Sometimes I miss a movie that I ought to see. I missed this one on its first time around. The previews weren’t very good. I heard about it, but I didn’t go see it. Well, yesterday I got the chance to see it. Some friends invited me to go along and catch it at a discount theater. Discount theaters are good. I wish there were more of them. Movies cost too damn much nowadays. I don’t want to spend $7 to $10 to watch the latest movie. I miss a lot that I would have seen if the price were more reasonable. C’mon, Hollywood! Would you rather get $5 a shot from me four times a month, or $8 once a month. Yeah, I know, you want the $8 four times a month, but that isn’t going to happen. Not even three times a month. I may pay that price twice if you’re lucky. You’re losing money, Hollywood.
Archive for the ‘amateur zombie movies’ Category
Super 8 is a Spielberg production–another tribute to the joys and pains of childhood–in this case I’d say, young adulthood. He warns you what the movie is when you see the bicycle flying across the moon as a production logo. That image came from the movie E.T. Well, guess what! This movie is E.T. redone–same plot, alien stranded on Earth who needs some help to go home. The help comes from children. Only this time it is a big powerful scary alien–not a cute little child alien. You don’t get to see it until the end of the movie, but here’s a good look at it.
This is one tough monster of an alien–big, fast, ruthless, and totally pissed off at a planet that has kept it prisoner for years. As the facts of the situation come to light, the viewer comes to share the alien’s viewpoint. Like E.T., it just wants to go home. Only, the government got this critter first, and they won’t let it leave.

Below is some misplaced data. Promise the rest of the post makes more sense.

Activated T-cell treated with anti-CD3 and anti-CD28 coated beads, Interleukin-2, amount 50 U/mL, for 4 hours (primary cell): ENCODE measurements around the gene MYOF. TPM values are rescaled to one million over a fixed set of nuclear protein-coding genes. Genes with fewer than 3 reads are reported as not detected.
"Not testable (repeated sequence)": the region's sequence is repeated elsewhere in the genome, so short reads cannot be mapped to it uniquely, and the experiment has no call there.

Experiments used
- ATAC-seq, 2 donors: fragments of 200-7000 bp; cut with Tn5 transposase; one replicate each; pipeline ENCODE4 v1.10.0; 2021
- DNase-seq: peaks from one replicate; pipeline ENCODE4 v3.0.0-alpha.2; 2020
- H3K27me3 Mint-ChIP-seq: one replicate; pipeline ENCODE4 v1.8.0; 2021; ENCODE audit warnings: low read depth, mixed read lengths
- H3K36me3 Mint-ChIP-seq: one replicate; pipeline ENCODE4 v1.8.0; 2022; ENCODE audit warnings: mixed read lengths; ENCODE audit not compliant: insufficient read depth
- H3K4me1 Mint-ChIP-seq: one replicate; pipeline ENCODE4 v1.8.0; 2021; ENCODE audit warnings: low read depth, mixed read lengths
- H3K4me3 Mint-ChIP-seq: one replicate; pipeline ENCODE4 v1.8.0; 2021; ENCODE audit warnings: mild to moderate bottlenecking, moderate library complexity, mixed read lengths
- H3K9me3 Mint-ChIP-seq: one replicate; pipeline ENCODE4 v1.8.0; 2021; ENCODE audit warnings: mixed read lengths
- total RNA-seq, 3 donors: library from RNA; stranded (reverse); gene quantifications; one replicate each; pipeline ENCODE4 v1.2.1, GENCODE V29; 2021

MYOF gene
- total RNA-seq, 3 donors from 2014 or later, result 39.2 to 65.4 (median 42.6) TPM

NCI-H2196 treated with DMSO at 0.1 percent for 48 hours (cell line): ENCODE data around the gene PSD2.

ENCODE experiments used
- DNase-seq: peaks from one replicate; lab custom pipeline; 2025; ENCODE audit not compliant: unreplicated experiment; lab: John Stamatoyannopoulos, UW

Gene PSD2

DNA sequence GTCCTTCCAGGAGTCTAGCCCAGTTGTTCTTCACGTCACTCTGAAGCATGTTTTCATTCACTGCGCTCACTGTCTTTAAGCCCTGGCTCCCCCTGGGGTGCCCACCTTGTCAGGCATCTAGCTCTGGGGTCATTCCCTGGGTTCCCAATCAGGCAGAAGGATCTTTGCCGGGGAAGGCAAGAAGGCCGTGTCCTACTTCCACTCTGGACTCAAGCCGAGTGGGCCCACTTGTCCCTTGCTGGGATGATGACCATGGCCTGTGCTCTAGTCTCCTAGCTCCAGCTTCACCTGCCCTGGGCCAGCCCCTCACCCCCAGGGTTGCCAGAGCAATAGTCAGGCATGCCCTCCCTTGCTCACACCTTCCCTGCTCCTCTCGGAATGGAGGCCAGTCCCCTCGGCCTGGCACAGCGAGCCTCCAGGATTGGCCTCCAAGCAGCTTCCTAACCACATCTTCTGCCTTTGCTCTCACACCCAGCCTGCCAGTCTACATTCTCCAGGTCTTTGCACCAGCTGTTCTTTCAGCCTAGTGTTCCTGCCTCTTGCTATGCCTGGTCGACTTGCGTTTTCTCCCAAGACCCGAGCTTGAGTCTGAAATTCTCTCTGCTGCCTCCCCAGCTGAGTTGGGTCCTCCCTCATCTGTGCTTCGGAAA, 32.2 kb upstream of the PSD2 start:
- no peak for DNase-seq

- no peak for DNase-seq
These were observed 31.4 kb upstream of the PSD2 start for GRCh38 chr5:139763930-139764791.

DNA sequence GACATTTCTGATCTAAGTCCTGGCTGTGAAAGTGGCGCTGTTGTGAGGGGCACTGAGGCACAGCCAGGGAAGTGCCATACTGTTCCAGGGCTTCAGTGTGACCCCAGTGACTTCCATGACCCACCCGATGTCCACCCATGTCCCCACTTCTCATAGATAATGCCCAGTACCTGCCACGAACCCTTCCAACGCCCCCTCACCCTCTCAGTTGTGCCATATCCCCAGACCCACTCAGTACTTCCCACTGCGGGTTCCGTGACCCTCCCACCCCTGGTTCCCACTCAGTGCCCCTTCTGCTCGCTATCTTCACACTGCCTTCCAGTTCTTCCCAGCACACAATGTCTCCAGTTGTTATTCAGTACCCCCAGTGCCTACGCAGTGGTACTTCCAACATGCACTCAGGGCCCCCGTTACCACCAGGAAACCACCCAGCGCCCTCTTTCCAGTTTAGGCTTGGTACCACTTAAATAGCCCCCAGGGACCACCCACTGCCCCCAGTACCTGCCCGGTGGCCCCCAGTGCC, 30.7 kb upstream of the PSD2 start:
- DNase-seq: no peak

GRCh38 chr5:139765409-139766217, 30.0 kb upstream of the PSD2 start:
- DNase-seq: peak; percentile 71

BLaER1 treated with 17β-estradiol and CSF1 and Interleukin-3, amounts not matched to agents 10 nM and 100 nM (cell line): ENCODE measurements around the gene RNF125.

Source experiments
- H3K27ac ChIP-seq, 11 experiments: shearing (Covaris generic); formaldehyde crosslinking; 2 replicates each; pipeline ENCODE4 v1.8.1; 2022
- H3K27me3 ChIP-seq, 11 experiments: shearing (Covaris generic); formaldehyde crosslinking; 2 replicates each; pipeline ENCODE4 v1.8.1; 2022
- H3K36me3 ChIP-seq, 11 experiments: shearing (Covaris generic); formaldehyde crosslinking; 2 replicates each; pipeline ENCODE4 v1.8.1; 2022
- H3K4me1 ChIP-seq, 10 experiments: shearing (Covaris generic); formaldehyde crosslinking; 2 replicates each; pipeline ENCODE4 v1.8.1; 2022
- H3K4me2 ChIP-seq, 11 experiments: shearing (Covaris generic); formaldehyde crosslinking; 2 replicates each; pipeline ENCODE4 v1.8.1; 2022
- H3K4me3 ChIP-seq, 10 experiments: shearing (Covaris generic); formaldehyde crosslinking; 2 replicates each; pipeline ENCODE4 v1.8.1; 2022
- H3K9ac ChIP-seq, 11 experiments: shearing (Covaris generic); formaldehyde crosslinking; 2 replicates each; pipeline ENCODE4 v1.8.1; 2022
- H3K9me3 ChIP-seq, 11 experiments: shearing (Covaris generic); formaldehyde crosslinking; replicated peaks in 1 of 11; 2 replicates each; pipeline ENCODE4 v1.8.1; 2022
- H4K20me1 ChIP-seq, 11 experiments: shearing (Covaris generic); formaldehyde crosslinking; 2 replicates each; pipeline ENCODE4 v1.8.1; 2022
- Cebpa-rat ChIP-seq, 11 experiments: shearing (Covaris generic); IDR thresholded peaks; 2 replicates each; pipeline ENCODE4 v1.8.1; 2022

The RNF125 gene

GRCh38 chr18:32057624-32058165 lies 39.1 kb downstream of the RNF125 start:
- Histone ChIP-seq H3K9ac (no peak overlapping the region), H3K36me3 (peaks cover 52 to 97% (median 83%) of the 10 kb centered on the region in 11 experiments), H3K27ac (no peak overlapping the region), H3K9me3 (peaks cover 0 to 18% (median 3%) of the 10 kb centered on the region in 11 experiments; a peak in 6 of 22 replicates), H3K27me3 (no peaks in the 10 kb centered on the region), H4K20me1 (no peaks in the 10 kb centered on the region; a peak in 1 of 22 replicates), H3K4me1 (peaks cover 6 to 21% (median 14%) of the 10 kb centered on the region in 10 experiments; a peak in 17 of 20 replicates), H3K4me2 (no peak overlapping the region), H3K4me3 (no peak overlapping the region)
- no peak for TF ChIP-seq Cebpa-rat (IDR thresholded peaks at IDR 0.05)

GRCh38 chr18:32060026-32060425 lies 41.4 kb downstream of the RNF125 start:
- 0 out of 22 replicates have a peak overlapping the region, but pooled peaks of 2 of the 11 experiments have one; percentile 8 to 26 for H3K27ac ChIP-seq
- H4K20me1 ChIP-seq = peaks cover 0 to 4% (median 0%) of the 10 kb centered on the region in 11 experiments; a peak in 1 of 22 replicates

Like all of Spielberg’s science fiction, Super 8 really isn’t about the alien. It’s about the kids who are trying to grow up. It’s about friendship, and first love, and family in crisis. It’s about understanding and the lack of understanding between parents and children. It’s about dreams and aspirations. Spielberg packs a lot of emotion into this film.
And the kid actors carry it off. I honest believe that kids are much better actors than adults. They live their roles and make them real in a way adults can never quite manage. I doubt if any of the kids in Super 8 will get best actor or best supporting actor for their roles here, but they were absolutely great.
So, go see the Super 8 if you can find it. Or get the video on CD. The train wreck on tv isn’t going to be quite as spectacular as the one on the big screen, but you do want to see it. You really do!
And there is a bonus. The kids in the movie are trying to make a movie on super 8 film–hence the title. At the end of the movie while the credits are running, you get to see the kids’ zombie movie–which contains a very nice tribute to George Romero within it. The kids movie deserves some award recognition too.
(I compose these reviews for Atroll spontaneously, and go looking on the internet for pictures from the film that I can use to illustrate my points. I have to say that the pictures generally available are lousy–dull, publicity shots staged by zombies with no idea what the best images in their films really are. The Super 8 publicity is gawdawful bad, imho. That means I couldn’t find on the web any of the scenes I really wanted to show from the film. Oh well, this is the best I could do.)
This one kid got to be the zombie in the move. He was great.